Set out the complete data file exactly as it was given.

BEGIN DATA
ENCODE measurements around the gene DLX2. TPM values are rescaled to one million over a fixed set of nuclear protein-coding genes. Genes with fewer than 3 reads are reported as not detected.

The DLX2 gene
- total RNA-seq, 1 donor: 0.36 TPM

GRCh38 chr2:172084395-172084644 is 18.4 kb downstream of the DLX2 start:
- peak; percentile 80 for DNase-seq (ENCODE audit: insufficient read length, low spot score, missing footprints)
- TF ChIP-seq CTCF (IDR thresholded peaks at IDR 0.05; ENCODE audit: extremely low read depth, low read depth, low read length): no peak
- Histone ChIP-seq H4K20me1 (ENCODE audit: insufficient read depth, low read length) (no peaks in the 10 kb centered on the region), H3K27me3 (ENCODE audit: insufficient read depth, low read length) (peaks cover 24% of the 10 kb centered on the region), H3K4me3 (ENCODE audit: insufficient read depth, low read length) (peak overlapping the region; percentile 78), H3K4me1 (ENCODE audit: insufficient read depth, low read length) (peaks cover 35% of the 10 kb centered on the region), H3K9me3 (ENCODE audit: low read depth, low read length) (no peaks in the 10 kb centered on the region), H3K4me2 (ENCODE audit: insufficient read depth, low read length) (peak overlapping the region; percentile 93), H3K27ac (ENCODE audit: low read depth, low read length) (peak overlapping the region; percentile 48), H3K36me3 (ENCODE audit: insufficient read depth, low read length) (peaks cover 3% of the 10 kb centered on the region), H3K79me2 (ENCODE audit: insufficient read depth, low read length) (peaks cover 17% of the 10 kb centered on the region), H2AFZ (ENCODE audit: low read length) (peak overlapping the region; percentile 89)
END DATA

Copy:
ENCODE measurements around the gene DLX2. TPM values are rescaled to one million over a fixed set of nuclear protein-coding genes. Genes with fewer than 3 reads are reported as not detected.

The DLX2 gene
- total RNA-seq, 1 donor: 0.36 TPM

GRCh38 chr2:172084395-172084644 is 18.4 kb downstream of the DLX2 start:
- peak; percentile 80 for DNase-seq (ENCODE audit: insufficient read length, low spot score, missing footprints)
- TF ChIP-seq CTCF (IDR thresholded peaks at IDR 0.05; ENCODE audit: extremely low read depth, low read depth, low read length): no peak
- Histone ChIP-seq H4K20me1 (ENCODE audit: insufficient read depth, low read length) (no peaks in the 10 kb centered on the region), H3K27me3 (ENCODE audit: insufficient read depth, low read length) (peaks cover 24% of the 10 kb centered on the region), H3K4me3 (ENCODE audit: insufficient read depth, low read length) (peak overlapping the region; percentile 78), H3K4me1 (ENCODE audit: insufficient read depth, low read length) (peaks cover 35% of the 10 kb centered on the region), H3K9me3 (ENCODE audit: low read depth, low read length) (no peaks in the 10 kb centered on the region), H3K4me2 (ENCODE audit: insufficient read depth, low read length) (peak overlapping the region; percentile 93), H3K27ac (ENCODE audit: low read depth, low read length) (peak overlapping the region; percentile 48), H3K36me3 (ENCODE audit: insufficient read depth, low read length) (peaks cover 3% of the 10 kb centered on the region), H3K79me2 (ENCODE audit: insufficient read depth, low read length) (peaks cover 17% of the 10 kb centered on the region), H2AFZ (ENCODE audit: low read length) (peak overlapping the region; percentile 89)